Physical Grounding Techniques for Anxiety:

  • Clench your fists as tight as you can for several seconds. About 20 seconds should be good. While clenching your fists, practice some deep breathing. That way, you are doing three things at once. Focus on counting, your inhales and exhales, as well as the physical sensations of your clenched fists. Do make sure you or your patient don’t have long and sharp nails to avoid unintentional self-harm.
  • Turn on a faucet and splash the water on your face, or just feel the water run over your hands. Focus on feeling the running water.
  • If the second suggestion wasn’t enough, take a warm shower! Sit down (or stand up) and just let the water fall on you. Imagine that you are under a waterfall.
  • Squeeze a stress ball or hug a stuffed toy. If you’re going with the latter, hug something you find adorable. There are ugly stuffed toys, after all.
  • Brew some coffee. Try to keep your mind on the process of brewing. Smell the coffee as you are blending and pouring it into your cup, then drink it. Savor the heat and the smell. We recommend a hazelnut blend.
  • Exercise! One good way to calm yourself down is to exercise. Do simple ones like jogging, stretching your arms and legs, doing push-ups, squatting, jumping up and down, etc. You will work up a good sweat and perhaps calm down because you did something that is refreshing for your body.
  • Cook a meal! Similar to brewing coffee, just keep your mind on the process of preparing the meal. Feel the ingredients, smell them while you are boiling, frying, or whatever method you’re using to cook your food, and then savor the taste of your own creation.

Emotional and Mental Grounding Techniques for Anxiety

  • Write down your thoughts and feelings. Writing can be a therapeutic exercise and can serve as a Grounding technique. One thing that you can do is to write down your negative thoughts and feelings, then explain to yourself why you think the way you think and feel the way you feel. After that, write down alternative ways of thinking or what you can do so you can start thinking more positively. If you can write down all that, follow through with actions.
  • Recite a poem you’ve memorized or sing a song that you love. Make sure that they are not depressing, otherwise, you might feel something else that you don’t what to feel in addition to what you are already feeling because of anxiety.
  • Or, if you’re not one for reciting poetry or singing songs, maybe you can listen to music or a podcast. Focus on the instruments and how well they go together (assuming they do; some artists are deliberately abrasive, though that might be awesome depending on the person), or listen to the words being said and focus on what the person speaking is trying to say.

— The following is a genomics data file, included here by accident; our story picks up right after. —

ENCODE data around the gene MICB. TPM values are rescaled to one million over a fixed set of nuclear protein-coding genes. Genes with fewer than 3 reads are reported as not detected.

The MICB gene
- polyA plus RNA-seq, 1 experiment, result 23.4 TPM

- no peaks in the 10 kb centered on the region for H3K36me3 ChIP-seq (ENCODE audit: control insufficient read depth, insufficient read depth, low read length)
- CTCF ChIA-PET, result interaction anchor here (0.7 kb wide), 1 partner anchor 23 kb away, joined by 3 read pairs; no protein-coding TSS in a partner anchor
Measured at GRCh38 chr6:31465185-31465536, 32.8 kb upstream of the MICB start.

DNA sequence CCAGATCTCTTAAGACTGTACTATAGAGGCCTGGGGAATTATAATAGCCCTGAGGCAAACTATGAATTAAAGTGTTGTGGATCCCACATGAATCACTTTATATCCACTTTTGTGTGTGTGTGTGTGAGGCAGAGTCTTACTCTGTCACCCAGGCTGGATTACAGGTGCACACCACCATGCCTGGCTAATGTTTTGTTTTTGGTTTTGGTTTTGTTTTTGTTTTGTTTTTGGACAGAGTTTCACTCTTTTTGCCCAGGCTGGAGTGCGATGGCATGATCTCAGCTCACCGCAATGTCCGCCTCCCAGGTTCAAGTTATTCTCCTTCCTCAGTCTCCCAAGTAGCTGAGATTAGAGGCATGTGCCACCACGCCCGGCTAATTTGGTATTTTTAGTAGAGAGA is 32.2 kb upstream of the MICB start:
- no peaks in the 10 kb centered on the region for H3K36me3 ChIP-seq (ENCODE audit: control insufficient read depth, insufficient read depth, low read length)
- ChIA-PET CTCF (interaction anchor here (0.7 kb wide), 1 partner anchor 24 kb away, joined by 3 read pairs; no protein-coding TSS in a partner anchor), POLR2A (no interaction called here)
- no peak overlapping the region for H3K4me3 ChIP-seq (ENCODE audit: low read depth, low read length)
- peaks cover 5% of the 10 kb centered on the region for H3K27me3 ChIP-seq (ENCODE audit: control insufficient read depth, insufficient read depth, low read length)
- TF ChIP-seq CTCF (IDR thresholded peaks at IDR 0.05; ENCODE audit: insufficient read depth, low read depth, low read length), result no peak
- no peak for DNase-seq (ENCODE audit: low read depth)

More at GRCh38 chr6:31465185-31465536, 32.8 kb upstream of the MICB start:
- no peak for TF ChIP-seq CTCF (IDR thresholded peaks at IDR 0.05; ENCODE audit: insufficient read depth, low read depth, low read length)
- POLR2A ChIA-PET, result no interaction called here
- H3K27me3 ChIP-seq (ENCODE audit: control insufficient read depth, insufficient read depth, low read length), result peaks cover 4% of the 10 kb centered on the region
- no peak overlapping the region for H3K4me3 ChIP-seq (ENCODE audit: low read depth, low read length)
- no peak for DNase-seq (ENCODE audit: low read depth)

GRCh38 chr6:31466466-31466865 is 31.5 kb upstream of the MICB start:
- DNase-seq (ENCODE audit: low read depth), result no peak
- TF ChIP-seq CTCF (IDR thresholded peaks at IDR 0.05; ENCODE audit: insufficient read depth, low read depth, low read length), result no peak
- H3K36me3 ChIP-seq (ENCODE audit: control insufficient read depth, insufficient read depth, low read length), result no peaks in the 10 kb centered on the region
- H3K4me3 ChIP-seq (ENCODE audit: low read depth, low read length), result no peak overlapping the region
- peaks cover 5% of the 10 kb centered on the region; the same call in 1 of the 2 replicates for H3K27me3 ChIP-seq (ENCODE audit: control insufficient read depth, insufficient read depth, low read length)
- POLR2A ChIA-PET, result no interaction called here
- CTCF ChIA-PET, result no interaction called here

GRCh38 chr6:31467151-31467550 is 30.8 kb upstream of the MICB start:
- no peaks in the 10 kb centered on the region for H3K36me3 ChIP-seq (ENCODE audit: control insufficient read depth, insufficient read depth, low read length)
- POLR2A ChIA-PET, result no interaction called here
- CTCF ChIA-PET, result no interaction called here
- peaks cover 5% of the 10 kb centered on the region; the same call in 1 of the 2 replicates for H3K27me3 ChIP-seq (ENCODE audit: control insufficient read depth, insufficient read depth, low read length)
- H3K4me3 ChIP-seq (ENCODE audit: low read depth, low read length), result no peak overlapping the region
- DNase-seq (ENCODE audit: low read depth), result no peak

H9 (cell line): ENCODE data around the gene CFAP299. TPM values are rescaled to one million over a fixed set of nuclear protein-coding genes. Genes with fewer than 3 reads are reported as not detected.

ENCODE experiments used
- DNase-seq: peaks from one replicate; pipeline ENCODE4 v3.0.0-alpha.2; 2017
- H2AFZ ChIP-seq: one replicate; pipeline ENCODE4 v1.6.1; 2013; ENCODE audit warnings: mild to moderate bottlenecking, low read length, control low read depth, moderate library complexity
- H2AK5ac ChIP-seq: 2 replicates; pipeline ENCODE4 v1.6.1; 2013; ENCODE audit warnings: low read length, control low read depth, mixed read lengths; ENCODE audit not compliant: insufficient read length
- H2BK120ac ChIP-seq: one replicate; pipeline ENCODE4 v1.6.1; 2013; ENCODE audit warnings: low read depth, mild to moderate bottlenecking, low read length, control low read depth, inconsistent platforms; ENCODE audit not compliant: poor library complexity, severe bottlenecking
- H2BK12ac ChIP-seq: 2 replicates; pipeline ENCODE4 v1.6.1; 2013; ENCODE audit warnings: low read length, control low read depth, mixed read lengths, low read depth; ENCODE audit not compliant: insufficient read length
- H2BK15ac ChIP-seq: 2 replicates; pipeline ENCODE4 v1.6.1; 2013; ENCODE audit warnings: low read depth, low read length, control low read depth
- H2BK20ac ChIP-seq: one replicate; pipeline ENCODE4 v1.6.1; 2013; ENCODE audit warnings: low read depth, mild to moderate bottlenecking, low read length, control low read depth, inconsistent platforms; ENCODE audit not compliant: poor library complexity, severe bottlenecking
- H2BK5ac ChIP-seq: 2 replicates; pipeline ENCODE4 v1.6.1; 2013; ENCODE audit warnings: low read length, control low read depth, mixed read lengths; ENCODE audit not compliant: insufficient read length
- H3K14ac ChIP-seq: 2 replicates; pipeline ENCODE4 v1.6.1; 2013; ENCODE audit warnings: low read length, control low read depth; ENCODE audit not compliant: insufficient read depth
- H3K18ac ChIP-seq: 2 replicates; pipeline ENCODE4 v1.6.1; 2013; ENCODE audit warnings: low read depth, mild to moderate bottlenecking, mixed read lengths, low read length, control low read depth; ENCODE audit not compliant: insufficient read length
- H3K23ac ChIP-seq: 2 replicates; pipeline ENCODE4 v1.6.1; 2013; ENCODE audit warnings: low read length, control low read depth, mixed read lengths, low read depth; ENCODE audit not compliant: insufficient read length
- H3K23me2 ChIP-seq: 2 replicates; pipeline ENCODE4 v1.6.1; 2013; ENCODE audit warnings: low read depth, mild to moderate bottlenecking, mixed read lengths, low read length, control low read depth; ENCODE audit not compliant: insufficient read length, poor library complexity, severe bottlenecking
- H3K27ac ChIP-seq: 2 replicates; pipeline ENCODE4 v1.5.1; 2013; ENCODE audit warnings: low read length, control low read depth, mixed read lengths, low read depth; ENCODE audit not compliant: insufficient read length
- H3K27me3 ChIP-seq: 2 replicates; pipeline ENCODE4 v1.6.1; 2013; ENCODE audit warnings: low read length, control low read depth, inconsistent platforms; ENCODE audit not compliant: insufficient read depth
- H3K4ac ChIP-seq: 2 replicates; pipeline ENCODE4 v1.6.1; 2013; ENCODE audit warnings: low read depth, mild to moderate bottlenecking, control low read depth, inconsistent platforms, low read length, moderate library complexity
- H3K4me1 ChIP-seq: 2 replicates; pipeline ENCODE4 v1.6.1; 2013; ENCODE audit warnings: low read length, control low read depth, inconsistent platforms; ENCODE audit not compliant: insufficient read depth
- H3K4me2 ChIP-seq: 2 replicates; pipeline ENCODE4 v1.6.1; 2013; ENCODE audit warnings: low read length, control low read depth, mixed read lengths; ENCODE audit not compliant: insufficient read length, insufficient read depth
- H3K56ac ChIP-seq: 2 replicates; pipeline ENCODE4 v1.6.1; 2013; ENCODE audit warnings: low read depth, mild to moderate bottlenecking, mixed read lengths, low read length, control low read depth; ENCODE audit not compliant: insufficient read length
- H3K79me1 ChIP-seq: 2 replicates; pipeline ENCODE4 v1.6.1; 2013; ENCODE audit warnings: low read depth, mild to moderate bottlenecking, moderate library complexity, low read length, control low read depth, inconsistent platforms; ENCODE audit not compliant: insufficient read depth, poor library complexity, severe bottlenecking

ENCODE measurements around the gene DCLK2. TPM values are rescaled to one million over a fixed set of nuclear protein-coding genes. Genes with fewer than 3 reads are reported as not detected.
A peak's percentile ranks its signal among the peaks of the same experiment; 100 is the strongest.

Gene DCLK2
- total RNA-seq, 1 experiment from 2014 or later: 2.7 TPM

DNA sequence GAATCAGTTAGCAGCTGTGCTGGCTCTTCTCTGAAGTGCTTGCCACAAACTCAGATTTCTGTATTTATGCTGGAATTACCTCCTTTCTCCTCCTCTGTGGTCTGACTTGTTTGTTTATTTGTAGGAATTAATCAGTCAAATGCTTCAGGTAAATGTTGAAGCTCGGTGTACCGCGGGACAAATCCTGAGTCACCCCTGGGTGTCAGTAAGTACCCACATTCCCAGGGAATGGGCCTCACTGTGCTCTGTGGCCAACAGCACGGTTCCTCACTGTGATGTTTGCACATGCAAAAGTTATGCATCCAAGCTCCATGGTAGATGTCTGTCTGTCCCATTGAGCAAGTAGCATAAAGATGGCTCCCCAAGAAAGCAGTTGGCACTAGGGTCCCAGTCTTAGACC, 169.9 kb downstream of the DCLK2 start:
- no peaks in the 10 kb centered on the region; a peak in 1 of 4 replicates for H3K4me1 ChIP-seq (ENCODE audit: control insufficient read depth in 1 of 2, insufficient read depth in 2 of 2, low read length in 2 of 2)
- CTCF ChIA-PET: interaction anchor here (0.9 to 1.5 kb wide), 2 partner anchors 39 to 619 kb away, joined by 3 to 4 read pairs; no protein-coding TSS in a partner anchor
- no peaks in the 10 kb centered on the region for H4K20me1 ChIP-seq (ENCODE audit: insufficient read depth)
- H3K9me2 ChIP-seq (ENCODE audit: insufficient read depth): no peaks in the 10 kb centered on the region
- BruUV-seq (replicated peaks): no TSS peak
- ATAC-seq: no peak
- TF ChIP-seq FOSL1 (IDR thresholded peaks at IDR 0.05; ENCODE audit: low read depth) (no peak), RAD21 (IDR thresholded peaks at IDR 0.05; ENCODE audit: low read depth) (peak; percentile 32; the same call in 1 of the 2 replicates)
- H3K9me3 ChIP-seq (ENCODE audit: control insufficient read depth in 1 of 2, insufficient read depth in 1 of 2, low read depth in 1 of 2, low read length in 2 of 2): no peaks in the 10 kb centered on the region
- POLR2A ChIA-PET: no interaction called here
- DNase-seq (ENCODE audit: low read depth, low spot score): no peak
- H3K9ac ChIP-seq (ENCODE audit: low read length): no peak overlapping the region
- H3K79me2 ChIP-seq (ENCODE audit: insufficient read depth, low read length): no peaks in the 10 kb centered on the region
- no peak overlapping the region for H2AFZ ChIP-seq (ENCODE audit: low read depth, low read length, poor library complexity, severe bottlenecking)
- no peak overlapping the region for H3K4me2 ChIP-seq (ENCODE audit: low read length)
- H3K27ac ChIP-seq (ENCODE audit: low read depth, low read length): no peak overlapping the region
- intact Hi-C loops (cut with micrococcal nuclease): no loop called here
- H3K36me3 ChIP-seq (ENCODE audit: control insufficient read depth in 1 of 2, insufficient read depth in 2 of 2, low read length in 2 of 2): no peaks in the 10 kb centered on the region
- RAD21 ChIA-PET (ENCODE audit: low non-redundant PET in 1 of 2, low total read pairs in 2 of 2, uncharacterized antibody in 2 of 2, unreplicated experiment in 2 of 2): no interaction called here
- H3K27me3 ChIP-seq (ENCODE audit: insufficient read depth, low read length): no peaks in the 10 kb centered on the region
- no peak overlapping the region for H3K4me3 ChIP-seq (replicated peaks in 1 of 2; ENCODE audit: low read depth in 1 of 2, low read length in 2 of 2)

• Watch a television show or a movie! Keeping your mind engaged in a story is a good way of warding off any negative thoughts or feelings caused by anxiety. If you’re the type to analyze what goes on in a film or show as it goes on, then this might just be what you need to keep your mind focused on something that isn’t causing you distress.
  • Think about a funny moment in your life or a joke that still makes you laugh to this day. People sometimes say that laughter is the best medicine. While we shouldn’t think of the adage as an absolute or a guarantee, laughter does shift your mood to something more positive. This could help calm you down.
  • Play a letter game where you recited 10 things per prompt, like 10 bands with names starting with the letter A or 10 animals with names starting with the letter C. Or, you can count down from 100 to 1, or recite the alphabet in reverse order.
  • Practice Mindfulness. Grounding actually draws inspiration from this particular exercise since it is also about focusing on the present moment. In the case of Mindfulness, what it asks people to do is to sit down, close their eyes, and let their thoughts and feelings just flow in a way like they are watching it play in front of them, but without judgment or criticism. As they let each thought and feeling pass, they inhale and exhale. This is only recommended for those who are emotionally resilient enough, otherwise, it’s best to rely on other grounding techniques for anxiety.

Social and Spiritual Grounding Techniques for Anxiety

  • Spend time with family or friends. Being around the company you love is important because they can be there for you when the going gets tough, especially if you are in distress because of anxiety. They can give you words of affirmation, plus you can do stuff together to take your mind off of things, if only for a while. Knowing that you have a support system will help you power through things, hopefully.
  • Embark on a nature trip, whether alone or with a group! Just take in the grandeur of scenic sights and just enjoy the tranquil ambience of being surrounded by trees, walking down sun-dappled trails, listening to birds singing, etc.
  • Play a team sport! Focusing on team dynamics and developing strategies to win is one way to get your mind off negative thoughts and feelings. You’ll be focused on the sport and playing with your team.
  • Meditate. This is somewhat similar to Mindfulness in the sense that you will sit down and close your eyes, inhale, and exhale, however, instead of allowing your thoughts to pass, you will actively try to clear your mind of all thoughts.